Up to twenty-three OSB products from Canada and US were tested for their VOCs. The results collected indicated that OSB panels emit at a very low level, in the order of few parts per billion (ppbs). The emission of monoterpenes such as alpha and beta-pinenes, camphene, carene and limonene from all of the tested OSB panels were very minor when they were present. In order to put in perspective the OSB panels emissions, a few tests were conducted on panels bonded with urea-formaldehyde resin and MDI. Results indicated that more VOCs and formaldehyde emit from the UF bonded panels compared to the PF or MDI bonded OSB panels. The UF emitted formaldehyde remains however far less than the 0.3 ppm recommended formaldehyde emission level by the new Composite Panel Association (CPA). VOCs observed from UF bonded panels consist mainly of monoterpenes which are naturally emitted from the softwood furnish used for the particleboard manufacturing and of formaldehyde at a level.
The evaluation of the long term effect on OSB panel emissions showed that all emitted individual chemicals (IVOC) and total emitted volatile organic chemicals (TVOC) decreased with exposure time. However, the two-week long term exposure period was not long enough in most cases to reach a 0 percent emission level. The positive aspect of these results is related to the fact that during the two to three-week delivery period to the client, the emissions are reduced by up to 90% of their initial first day value.
During the investigation of the effect of some key processing parameters on the final product emission characteristics, the drying temperature of the furnish and its moisture content as well as the pressing time and temperature and the resin contents were evaluated. Three OSB mills supplied the furnish (green and dried wafers) and the panel products. Results indicated that emissions from the wafers decrease in most cases when dried at high temperatures compared to the air-dried wafers for a given moisture content. Because the furnish composition (percentage of softwood compared to hardwood) can be different from one mill to another, one can anticipate a certain impact on the furnish emission characteristics and thus on the OSB products emissions. However, after a few days of exposure, the three OSB panels showed almost the same emission level.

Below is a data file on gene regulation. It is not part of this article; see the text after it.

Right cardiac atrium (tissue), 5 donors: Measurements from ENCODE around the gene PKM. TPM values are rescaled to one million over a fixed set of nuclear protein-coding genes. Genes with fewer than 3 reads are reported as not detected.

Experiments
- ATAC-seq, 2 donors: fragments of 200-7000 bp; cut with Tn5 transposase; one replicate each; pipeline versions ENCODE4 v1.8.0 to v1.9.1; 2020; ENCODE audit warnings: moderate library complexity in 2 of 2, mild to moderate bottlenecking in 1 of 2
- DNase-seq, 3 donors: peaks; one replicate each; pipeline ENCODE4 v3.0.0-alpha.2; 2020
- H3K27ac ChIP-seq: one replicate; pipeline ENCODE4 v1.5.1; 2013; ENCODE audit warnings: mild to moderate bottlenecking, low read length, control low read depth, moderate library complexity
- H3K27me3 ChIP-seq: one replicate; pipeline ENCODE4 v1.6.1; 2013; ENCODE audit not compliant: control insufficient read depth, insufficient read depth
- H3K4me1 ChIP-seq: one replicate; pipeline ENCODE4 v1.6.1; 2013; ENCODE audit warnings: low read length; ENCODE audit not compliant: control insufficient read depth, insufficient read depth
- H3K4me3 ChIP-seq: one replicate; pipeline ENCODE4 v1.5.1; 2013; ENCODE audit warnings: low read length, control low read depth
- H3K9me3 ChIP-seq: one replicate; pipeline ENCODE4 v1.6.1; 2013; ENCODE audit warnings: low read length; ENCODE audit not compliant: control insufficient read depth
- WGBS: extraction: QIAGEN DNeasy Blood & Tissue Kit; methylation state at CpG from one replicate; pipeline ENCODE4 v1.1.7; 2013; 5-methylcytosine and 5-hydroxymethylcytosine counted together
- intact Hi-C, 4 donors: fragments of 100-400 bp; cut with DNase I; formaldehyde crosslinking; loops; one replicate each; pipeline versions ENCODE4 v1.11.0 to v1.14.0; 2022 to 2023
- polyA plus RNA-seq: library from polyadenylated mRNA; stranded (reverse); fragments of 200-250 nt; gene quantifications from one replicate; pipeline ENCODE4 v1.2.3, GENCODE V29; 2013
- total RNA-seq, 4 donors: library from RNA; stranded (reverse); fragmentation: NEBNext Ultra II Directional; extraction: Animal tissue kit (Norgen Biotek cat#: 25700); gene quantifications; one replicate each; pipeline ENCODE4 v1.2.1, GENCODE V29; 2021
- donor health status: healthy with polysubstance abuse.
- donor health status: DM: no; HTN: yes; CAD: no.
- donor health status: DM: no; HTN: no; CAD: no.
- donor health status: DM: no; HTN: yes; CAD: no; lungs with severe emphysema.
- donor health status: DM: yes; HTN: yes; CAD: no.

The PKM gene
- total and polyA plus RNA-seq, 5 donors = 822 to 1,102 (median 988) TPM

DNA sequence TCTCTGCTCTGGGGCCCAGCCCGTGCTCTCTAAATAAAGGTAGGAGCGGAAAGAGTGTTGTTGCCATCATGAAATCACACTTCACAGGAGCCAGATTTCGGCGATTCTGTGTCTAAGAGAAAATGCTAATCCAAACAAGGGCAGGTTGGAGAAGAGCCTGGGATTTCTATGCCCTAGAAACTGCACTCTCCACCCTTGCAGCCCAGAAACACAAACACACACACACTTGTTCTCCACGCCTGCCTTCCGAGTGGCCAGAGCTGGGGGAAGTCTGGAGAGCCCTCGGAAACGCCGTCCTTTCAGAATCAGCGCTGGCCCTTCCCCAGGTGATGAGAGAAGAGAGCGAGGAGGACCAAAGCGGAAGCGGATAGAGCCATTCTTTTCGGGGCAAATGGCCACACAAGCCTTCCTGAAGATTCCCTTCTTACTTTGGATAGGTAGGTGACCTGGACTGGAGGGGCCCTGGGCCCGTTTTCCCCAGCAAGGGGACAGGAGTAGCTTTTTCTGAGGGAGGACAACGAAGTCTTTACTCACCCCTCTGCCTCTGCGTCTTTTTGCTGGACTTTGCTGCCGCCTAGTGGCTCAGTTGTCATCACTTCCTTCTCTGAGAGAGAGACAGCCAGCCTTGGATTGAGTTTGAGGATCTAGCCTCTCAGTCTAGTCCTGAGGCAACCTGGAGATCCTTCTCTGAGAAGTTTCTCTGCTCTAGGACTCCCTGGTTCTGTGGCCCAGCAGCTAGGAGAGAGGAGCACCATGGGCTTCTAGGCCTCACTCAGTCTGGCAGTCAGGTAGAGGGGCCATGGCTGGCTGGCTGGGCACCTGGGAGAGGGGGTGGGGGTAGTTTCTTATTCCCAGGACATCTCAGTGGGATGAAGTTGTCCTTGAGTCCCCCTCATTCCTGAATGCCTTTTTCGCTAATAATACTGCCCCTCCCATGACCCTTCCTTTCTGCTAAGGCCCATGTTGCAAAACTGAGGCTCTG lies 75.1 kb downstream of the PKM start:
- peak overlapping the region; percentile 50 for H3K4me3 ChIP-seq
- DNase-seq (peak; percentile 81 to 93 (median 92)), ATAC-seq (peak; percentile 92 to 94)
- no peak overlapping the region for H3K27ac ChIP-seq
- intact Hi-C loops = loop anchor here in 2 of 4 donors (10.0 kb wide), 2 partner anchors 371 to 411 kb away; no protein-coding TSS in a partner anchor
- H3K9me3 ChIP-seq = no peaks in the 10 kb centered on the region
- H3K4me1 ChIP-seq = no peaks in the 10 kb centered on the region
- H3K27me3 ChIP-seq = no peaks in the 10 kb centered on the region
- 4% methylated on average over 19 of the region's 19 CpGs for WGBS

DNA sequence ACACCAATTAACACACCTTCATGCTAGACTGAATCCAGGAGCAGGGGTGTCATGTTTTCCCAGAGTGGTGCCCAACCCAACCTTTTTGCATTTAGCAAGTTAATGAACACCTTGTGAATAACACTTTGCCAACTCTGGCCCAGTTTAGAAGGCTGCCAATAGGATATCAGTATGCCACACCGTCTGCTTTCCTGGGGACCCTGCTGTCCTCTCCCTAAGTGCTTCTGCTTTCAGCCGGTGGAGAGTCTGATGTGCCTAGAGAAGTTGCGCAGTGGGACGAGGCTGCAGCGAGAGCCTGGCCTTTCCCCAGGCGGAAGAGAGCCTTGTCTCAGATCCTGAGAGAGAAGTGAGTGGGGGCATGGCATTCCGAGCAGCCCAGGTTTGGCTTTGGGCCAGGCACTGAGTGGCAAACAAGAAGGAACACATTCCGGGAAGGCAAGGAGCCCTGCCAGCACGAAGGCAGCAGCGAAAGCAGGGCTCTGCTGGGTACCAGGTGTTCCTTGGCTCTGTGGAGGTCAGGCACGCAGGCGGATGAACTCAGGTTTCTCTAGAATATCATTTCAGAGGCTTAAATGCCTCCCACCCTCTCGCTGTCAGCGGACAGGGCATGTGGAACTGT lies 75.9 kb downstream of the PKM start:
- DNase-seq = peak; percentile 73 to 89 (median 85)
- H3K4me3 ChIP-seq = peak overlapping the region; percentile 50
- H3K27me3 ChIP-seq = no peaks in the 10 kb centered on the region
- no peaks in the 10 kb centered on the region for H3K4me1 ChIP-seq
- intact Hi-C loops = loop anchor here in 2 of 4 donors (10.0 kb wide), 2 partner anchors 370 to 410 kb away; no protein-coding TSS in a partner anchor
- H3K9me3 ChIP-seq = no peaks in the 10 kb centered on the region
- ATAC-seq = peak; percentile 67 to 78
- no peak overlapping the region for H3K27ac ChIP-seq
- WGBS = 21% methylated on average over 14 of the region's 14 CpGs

The investigated furnish drying conditions showed very clearly that the drying temperature plays an important role on its emissions. Results indicated a gradual reduction of the TVOC, the emitted aldehydes and ketones when a furnish, dried at different temperatures, i.e., from ambient to high temperatures, is exposed in the environmental chamber. Also, the combined effect of moisture content and drying temperatures on furnish emissions showed, as expected, an increase of the detected TVOC as the moisture content and the drying temperature increase. This result support the fact that air-dried furnish should emit more than a furnish dried at high temperature when exposed in the environmental chamber conditions. However, at very high drying temperature, the furnish starts to degrade and an increase of the emission level could be observed.
Results acquired to date indicated that resin contents, pressing times and temperature values selected for the 27 different OSB panel processing conditions, were not different enough to have a significant impact on the composite panels emission levels. The total emitted chemicals (TVOC.) from the 27 OSB panels compare very well to the 23 industrial TVOC values. This result indicates that it should be necessary to find other combination values for the resin contents, the pressing times and the temperatures, quite different from their corresponding industrial values to better evaluate their impact on the resulting panel VOC emission patterns, and this should be done without affecting the product quality. The acquisition of such data will certainly have less interest for the wood composite panel industry if the manufacturing cost has changed but it will help for a better understanding of these parameters impact on the product emission characteristics.
One of the objectives of this project was to develop a quality control monitoring guideline. The twenty-three (23) North American OSB products tested in this project showed that the maximum TVOC observed was less than 0.04 parts per million (ppm), and the maximum detected formaldehyde less than 0.014 parts per million (ppm), which represents one twentieth of the 0.3 ppm of formaldehyde recommended value by the CPA for the particleboard and medium density fiberboard (MDF) products. Based on these results, we have recommended a voluntary, twice per year, VOC emission quality control for each OSB product to the OSB industry. A detailed procedure for sample collection, preparation and shipping to the Forintek Laboratory at Ste-Foy is described. The sample conditioning, emission collection and characterization procedures will be the same as those described in this report.